If you are one of the unlucky people who must deal with a clueless colleague or a brutish boss, you’re not alone. Sadly, far too many people at work lack basic emotional intelligence. They simply don’t seem to have the self-awareness and the social skills that are necessary to work in our complicated multicultural and fast-moving companies. These people make life hell for the rest of us.
What can you do to turn these folks around and make work a healthier, happier, more productive place to be? Whose job is it, anyway, to fix these people?
If one of these socially awkward or downright nasty people works directly for you, it is indeed your job to do something. They ruin work teams and destroy productivity, not to mention morale. They’re little time bombs that go off when you least expect it — sucking up your time and draining everyone’s energy. They need to change, or they need to leave.
Here’s the problem: EI is difficult to develop because it is linked to psychological development and neurological pathways created over an entire lifetime. It takes a lot of effort to change long-standing habits of human interaction — not to mention foundational competencies like self-awareness and emotional self-control. People need to be invested in changing their behavior and developing their EI, or it just doesn’t happen. What this means in practice is that you don’t have even a remote chance of changing someone’s EI unless they want to change.
Most of us assume that people will change their behavior when told to do so by a person with authority (you, the manager). For complicated change and development, however, it is clear as day that people don’t sustain change when promised incentives like good assignments or a better office. And when threatened or punished, they get downright ornery and behave really badly. Carrot and stick performance management processes and the behaviorist approach upon which they are based are deeply flawed, and yet most of us start (and end) there, even in the most innovative organizations.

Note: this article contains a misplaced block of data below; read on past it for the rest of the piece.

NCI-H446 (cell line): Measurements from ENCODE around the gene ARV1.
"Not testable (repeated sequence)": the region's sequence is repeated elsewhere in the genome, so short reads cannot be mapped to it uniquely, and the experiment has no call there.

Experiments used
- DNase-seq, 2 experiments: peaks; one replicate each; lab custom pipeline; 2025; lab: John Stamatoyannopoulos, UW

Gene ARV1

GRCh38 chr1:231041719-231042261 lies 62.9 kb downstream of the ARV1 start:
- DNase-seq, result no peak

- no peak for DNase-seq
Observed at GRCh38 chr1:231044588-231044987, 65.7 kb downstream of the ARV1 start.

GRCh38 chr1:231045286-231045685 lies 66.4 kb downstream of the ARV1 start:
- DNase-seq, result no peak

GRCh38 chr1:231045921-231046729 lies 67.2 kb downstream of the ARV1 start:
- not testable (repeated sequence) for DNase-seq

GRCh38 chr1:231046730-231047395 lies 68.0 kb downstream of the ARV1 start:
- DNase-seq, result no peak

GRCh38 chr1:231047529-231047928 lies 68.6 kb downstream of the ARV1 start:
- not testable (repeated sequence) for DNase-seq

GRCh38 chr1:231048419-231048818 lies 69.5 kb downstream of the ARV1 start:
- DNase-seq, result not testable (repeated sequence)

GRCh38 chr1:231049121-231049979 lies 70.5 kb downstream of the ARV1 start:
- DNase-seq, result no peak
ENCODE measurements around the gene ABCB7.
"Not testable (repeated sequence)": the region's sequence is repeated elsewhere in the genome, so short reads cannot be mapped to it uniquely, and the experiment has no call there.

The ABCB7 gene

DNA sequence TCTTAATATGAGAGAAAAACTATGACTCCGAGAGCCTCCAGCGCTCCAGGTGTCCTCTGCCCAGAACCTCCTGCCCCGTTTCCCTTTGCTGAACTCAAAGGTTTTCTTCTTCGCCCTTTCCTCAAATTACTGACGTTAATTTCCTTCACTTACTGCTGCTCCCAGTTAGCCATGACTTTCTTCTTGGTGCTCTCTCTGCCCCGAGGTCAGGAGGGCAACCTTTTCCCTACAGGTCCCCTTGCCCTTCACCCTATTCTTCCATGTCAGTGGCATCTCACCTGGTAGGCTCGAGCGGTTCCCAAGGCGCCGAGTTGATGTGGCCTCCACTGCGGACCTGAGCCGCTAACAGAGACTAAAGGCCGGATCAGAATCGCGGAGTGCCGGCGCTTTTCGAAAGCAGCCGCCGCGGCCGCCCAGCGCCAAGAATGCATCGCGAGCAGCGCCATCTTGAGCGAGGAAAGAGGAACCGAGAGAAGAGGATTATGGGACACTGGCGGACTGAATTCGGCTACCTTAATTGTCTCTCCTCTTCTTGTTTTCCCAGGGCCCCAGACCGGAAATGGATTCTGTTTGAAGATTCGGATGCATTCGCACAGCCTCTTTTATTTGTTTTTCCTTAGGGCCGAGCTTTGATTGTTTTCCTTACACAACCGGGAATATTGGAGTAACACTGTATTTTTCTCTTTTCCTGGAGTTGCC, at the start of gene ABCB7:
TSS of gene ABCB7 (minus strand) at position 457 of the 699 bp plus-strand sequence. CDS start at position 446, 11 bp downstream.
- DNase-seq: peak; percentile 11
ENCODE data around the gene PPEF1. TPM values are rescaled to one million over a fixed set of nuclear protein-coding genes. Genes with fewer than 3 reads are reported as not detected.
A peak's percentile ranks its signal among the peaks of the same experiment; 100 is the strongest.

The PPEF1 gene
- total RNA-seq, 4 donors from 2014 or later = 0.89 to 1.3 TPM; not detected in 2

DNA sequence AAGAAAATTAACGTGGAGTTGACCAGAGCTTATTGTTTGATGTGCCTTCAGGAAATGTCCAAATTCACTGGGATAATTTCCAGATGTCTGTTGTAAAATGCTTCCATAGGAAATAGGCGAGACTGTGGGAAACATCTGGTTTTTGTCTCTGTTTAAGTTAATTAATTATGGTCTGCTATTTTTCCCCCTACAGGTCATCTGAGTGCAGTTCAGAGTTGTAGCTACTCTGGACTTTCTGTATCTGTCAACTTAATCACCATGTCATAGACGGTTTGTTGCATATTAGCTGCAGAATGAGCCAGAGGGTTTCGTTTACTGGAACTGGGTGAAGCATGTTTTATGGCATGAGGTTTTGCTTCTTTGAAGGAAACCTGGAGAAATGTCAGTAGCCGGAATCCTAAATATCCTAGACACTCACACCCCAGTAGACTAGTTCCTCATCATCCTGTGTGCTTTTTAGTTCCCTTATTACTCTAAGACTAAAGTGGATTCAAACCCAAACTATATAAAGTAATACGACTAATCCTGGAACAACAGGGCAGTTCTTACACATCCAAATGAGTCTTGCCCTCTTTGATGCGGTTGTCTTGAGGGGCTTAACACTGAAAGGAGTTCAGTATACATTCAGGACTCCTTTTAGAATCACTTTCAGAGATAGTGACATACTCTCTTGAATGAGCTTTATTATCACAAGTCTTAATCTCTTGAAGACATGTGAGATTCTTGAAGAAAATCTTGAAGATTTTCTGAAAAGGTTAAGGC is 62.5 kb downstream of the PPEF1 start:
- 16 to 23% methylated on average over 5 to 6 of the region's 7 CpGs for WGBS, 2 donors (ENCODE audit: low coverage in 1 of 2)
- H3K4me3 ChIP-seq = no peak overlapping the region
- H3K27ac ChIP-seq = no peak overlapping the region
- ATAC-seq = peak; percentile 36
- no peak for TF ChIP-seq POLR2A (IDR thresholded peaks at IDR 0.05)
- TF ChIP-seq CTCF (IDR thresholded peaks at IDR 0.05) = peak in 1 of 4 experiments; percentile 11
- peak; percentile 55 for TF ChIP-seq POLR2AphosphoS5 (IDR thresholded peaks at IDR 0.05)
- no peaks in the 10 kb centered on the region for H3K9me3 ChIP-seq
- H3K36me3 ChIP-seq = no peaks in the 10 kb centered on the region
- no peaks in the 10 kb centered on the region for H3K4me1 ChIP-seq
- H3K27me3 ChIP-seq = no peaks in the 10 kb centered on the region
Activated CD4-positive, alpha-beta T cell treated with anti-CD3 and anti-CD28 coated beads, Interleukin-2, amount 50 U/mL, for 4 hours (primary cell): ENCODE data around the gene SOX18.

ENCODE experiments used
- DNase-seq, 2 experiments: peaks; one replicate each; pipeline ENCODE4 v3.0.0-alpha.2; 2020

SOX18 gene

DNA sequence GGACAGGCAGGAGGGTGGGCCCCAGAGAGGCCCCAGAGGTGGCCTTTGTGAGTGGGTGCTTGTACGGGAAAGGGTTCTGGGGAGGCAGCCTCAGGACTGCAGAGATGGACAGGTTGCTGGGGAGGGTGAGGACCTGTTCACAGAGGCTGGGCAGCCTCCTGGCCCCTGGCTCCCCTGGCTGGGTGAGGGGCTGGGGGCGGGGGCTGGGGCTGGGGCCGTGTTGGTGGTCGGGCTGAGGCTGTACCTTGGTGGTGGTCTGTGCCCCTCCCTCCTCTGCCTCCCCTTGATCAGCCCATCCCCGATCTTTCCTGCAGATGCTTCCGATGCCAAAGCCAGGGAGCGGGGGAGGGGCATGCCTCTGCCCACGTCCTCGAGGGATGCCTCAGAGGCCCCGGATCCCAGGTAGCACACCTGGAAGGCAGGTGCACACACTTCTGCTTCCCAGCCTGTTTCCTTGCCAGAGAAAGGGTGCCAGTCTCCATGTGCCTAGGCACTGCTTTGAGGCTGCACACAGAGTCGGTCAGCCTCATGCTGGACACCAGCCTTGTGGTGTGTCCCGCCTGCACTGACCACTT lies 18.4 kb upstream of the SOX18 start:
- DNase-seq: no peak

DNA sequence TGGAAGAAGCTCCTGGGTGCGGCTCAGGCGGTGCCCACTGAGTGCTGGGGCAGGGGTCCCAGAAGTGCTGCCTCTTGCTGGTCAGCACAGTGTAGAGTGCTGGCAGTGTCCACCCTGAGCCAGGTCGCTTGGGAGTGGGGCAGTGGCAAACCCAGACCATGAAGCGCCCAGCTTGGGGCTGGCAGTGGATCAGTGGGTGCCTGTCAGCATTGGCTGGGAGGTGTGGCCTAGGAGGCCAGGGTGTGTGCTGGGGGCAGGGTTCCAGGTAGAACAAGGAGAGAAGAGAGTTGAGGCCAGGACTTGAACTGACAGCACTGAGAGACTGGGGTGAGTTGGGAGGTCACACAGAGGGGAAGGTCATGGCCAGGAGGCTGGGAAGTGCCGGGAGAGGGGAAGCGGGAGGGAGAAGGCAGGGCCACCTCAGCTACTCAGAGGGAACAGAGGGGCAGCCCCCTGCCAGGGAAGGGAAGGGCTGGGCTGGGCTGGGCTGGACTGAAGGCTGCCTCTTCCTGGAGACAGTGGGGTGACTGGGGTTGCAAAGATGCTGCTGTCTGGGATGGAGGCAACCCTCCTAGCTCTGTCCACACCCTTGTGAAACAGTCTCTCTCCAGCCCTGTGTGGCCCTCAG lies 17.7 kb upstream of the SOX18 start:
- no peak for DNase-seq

What does work is a) helping people find a deep and very personal vision of their own future and b) then helping them see how their current ways of operating might need a bit of work if that future is to be realized. These are the first two steps in Richard Boyatzis’ Intentional Change theory — which we’ve been testing with leaders for years. According to Boyatzis — and backed up by our work with leaders — here’s how people really can begin and sustain change on complex abilities linked to emotional intelligence:
First, find the dream. If you’re coaching an employee, you must first help him or her discover what’s important in life. Only then can you move on to aspects of work that are important to this person. Then, help your employee craft a clear and compelling vision of a future that includes powerful and positive relationships with family, friends, and coworkers. Notice that I’m talking about coaching your employee, not managing him. There’s a big difference.